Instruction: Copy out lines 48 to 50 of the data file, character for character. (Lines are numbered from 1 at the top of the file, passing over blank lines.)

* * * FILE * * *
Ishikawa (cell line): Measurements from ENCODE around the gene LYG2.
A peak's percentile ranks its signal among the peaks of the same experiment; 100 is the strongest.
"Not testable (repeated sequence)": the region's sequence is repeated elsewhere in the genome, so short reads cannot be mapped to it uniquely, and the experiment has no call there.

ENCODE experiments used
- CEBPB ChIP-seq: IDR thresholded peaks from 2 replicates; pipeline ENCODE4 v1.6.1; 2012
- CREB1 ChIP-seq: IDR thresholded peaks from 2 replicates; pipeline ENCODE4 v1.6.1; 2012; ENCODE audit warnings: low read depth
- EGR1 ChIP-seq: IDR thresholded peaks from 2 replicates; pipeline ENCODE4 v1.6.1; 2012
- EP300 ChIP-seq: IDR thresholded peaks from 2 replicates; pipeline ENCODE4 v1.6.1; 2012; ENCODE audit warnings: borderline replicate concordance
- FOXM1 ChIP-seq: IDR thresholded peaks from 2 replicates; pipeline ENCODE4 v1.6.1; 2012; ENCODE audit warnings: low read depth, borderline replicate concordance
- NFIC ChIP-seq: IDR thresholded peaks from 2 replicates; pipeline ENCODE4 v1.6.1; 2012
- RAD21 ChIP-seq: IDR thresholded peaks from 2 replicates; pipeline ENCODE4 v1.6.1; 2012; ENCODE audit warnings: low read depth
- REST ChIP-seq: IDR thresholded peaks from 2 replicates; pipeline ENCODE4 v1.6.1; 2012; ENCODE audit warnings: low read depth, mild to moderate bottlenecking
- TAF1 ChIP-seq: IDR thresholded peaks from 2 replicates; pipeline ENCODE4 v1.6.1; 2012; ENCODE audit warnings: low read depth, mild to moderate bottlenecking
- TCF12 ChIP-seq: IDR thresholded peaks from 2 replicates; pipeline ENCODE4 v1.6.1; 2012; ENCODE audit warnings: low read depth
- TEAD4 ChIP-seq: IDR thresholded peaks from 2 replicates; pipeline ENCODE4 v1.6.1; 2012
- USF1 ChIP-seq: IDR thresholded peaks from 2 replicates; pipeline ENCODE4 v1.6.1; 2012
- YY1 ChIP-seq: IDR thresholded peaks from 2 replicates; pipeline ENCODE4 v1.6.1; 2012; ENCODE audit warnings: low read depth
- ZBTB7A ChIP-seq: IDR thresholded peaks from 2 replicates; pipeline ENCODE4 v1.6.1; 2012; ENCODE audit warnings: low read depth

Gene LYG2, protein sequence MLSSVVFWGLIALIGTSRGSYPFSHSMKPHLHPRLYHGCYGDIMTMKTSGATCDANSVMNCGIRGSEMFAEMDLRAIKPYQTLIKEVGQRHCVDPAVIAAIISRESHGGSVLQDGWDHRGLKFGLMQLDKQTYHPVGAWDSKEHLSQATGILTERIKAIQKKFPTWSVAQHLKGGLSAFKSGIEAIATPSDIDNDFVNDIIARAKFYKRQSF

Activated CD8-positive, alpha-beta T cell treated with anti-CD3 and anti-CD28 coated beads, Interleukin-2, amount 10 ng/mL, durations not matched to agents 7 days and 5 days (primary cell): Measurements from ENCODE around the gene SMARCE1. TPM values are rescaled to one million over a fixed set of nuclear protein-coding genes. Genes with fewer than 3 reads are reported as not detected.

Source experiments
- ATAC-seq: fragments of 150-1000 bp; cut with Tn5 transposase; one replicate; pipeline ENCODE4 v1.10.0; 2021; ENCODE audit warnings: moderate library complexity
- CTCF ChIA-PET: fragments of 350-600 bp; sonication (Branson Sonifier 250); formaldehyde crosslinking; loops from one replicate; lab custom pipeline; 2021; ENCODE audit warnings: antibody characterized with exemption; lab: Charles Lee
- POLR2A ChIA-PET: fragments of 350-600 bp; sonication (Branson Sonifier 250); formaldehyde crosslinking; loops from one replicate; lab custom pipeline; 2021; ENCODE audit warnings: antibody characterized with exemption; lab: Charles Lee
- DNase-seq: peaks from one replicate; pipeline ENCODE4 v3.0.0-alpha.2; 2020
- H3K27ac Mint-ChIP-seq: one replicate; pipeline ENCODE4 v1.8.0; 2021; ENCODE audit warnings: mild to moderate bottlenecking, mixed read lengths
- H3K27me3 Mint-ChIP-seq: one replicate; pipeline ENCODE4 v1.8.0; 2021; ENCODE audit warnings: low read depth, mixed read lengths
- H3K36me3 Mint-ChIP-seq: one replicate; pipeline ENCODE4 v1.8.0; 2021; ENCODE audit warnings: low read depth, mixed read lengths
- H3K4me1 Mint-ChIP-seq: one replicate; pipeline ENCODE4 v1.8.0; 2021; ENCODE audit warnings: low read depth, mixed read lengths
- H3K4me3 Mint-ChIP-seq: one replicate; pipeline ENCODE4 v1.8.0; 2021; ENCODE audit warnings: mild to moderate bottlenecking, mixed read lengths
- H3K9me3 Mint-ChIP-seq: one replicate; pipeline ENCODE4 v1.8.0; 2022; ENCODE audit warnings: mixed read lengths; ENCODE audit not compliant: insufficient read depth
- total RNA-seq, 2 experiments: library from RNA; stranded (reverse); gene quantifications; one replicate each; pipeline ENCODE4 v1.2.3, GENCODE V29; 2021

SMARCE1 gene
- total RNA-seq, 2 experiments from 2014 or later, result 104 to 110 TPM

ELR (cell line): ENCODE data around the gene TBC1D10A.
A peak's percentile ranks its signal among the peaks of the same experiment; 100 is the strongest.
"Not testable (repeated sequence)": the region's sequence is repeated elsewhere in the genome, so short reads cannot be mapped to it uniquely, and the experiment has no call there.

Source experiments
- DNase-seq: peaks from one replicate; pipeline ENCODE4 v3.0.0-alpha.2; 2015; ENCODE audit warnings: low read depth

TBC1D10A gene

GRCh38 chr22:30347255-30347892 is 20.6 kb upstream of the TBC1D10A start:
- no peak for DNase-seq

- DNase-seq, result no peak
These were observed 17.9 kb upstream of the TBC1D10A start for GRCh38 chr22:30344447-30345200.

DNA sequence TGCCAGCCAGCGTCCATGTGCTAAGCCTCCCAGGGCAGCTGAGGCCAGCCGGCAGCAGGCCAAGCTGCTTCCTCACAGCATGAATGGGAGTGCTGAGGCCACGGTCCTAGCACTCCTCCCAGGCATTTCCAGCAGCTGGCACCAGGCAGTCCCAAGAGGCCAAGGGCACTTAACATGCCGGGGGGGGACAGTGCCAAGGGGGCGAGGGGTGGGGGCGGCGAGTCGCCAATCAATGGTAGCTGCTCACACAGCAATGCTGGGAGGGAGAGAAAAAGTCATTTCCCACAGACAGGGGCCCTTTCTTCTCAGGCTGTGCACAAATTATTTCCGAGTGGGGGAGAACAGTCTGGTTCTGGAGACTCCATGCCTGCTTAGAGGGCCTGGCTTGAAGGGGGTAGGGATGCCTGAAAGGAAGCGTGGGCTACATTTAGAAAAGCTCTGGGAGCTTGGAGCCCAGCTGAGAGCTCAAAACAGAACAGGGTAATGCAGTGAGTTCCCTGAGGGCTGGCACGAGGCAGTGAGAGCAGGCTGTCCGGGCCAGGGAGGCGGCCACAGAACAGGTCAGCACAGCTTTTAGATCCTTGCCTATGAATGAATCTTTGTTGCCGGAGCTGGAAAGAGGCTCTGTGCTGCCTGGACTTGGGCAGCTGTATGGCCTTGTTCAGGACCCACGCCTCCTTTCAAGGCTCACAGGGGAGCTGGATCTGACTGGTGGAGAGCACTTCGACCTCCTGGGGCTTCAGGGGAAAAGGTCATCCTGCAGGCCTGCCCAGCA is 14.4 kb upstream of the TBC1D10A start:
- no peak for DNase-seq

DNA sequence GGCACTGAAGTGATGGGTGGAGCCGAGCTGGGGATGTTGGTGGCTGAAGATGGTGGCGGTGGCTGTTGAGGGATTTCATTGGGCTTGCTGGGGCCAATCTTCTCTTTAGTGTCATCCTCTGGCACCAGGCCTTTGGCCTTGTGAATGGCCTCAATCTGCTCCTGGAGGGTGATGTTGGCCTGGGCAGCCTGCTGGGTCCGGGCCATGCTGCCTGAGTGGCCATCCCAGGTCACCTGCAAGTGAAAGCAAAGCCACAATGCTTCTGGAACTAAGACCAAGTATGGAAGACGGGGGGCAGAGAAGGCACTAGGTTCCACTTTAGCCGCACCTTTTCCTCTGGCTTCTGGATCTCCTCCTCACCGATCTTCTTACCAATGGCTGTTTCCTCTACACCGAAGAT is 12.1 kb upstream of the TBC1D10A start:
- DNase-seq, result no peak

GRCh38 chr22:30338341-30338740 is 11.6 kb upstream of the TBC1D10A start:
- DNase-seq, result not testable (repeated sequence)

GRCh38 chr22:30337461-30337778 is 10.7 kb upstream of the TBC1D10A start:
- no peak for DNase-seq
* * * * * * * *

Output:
- DNase-seq, result no peak

GRCh38 chr22:30338341-30338740 is 11.6 kb upstream of the TBC1D10A start:
- DNase-seq, result not testable (repeated sequence)